Congress has made some very important changes to the home sale. In both cases, timing and careful records of that timing are crucial.
The Primary Residence Income Exclusion is $250,000 for a single tax filer and $500,000 for married filing jointly; no small amount. Generally, use of the exclusion requires that you own and use the property as your principal residence for periods totaling two out of five years before its sale. This means that you can exclude the gain from the sale of your home up to the exclusion amount. In other words, you can have home appreciation income that is not taxed. You can claim this exclusion once very two years.
The Mortgage Forgiveness Debt Relief Act of 2007 allows a surviving spouse to continue to use the $500,000 exclusion if the jointly owned residence is sold within two years after the death of the individual's spouse.
The Two out of Five Rule means is that timing is critical!
Primary Residence First, then Rental Property:
Let's take for example that you live in your home for two or more years. You then move out and turn your former home into a rental property.
- If you sell the property within three years after the conversion from personal to rental, you keep your primary exclusion amount. You can have a non-taxable gain during the time it was a rental income-producing property.
- If you sell the property even one day past the three years, you lose your exclusion and all of the gain becomes taxable income.
Rental Property First, then Primary Residence:
In the first example, you used the home as your primary residence and then converted it to a rental. If you sell the home within the three-year period, you get to use your exclusion toward all appreciation in vlaue. For this example, you purchase a rental property that you rent for a period of time. You then move into the property as your primary residence. When you sell your home, any increase in value while it was a rental property is taxed as a capital gain.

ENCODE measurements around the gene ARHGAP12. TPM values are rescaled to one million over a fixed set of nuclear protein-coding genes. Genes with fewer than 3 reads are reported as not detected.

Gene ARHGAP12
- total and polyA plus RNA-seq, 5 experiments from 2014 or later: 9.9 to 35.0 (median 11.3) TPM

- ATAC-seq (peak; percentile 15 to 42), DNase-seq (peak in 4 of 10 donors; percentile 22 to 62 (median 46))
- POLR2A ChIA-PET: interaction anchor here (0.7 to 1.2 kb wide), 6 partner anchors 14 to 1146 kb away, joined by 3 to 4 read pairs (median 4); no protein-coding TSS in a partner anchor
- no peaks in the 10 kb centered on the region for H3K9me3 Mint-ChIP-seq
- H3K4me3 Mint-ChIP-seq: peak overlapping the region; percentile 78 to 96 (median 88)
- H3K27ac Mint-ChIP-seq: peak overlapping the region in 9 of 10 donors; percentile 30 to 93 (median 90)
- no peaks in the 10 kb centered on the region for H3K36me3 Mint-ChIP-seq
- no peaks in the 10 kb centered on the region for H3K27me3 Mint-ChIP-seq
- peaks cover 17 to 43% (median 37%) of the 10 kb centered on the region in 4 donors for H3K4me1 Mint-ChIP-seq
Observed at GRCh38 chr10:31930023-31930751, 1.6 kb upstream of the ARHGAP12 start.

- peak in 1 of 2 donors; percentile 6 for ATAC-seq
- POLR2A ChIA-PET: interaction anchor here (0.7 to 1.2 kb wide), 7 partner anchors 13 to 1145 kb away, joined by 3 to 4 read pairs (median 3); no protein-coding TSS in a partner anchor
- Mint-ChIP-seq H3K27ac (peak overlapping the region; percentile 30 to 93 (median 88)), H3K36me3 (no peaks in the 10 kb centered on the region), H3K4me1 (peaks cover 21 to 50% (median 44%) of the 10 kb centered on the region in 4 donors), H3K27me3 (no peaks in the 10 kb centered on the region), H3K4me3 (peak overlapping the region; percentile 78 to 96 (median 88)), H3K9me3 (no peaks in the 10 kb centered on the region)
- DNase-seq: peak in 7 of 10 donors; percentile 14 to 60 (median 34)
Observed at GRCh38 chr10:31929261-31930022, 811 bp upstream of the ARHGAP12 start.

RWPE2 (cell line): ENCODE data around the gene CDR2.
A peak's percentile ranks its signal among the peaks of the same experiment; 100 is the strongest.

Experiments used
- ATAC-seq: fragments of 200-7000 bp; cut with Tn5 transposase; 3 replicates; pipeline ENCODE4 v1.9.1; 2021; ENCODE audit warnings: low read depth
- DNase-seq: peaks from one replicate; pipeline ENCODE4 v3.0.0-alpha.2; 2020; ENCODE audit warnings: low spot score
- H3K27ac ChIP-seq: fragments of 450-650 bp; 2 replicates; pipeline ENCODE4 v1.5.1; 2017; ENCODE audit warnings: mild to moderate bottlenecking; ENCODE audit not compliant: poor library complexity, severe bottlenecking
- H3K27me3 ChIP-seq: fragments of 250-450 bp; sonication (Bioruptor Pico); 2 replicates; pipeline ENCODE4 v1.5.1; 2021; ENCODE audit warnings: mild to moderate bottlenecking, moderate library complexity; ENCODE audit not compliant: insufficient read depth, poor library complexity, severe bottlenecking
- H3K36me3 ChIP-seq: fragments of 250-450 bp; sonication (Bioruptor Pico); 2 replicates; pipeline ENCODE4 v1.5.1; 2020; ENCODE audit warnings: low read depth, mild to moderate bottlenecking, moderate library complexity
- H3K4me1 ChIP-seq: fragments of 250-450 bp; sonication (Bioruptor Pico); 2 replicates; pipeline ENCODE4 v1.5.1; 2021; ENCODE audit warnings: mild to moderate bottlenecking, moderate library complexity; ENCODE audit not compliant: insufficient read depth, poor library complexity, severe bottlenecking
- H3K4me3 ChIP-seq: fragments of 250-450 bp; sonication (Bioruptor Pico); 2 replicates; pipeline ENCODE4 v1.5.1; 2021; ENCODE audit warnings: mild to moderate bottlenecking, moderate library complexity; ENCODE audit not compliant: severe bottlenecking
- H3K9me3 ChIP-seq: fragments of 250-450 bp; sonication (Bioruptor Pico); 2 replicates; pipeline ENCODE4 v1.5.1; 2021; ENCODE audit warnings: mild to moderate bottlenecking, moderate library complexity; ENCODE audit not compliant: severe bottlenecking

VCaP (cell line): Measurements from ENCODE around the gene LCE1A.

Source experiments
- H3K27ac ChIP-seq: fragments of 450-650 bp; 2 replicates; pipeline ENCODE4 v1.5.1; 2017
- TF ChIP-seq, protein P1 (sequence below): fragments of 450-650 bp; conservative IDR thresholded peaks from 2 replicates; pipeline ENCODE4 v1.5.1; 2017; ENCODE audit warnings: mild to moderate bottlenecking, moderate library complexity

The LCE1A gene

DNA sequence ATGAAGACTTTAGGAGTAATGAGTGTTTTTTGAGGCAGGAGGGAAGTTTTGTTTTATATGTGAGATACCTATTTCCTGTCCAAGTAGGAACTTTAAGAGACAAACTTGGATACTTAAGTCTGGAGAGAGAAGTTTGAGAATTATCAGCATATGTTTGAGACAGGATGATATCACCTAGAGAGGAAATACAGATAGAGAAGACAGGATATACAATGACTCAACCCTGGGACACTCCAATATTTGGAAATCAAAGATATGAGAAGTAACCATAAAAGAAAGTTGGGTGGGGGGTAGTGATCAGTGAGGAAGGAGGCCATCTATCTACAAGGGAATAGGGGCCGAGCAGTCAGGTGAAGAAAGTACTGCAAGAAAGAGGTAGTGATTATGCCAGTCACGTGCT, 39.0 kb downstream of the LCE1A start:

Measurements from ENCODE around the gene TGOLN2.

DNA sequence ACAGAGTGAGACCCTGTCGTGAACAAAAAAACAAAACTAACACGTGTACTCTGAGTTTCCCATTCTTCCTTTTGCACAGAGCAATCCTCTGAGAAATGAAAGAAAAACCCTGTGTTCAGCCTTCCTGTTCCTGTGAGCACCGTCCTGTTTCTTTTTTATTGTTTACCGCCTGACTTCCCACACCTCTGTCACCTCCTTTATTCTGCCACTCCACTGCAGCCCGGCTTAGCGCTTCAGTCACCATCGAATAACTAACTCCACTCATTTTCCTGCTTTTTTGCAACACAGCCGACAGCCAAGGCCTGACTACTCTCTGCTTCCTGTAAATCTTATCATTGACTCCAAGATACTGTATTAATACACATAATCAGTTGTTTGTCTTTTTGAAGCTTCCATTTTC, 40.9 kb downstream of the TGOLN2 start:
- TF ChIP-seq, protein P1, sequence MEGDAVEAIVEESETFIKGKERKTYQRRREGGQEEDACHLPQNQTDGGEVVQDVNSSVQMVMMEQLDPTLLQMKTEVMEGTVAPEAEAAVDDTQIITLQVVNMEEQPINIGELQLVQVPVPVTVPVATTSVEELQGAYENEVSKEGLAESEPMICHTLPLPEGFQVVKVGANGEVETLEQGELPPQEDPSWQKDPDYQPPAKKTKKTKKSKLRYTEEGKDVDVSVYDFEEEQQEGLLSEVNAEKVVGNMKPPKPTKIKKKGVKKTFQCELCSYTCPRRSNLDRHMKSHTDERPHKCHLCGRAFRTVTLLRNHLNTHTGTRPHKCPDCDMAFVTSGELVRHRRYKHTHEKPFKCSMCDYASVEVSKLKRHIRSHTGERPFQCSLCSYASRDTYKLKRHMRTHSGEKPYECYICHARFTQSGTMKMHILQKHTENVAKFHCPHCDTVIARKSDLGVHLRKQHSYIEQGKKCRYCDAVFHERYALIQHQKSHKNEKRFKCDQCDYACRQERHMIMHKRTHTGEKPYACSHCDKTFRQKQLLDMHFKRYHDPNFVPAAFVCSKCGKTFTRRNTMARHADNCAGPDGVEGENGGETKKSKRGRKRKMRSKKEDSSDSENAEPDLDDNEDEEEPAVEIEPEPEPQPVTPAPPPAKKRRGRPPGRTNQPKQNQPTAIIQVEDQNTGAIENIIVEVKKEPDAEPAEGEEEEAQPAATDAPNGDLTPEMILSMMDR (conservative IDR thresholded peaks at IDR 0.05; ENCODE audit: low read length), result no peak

How does this work?
Larry and Jane bought their home in 2005 for $200,000. They lived there until March 2010 when they purchased another home, moved out, and began renting the former home. The home was worth $300,000 when they moved out. They collected rental income until February 2013 when they sold the house for $700,000. Larry and Jane have no taxable gain from the appreciation of their former home. The gain of $500,000 ($700,000 selling price - $200,000 original cost ) is excluded from their taxable income.
Larry and Jane waited and sold their former home in April 2013. They now have NOT lived in the home as their primary residence in two out of the five past years. The entire $500,000 is taxable gain.
Now, let's use the same example, but Larry and Jane purchased the home as rental property in 2005 for $200,000. They rented the home until March 2010 when they moved into the home as their primary residence. The home is now worth $300,000. It does not matter when they sell this house, the $100,000 ($300,000 value when converted to primary residence - $200,000 original cost) in appreciation that occurred when it was rental property will be a taxable gain.
NOTE: These examples are simple and there are many other aspects that contribute to your basis and taxable gains and losses.
Another consideration is if the home value is declining rather than appreciating. There may be a loss on the sale. When you sell your primary home for a loss, the loss is a non-deductible loss. But when you sell rental property, the loss is deductible.
If you're considering a purchase or a sale, give us a call, so we can help you to ensure that timing is on your side.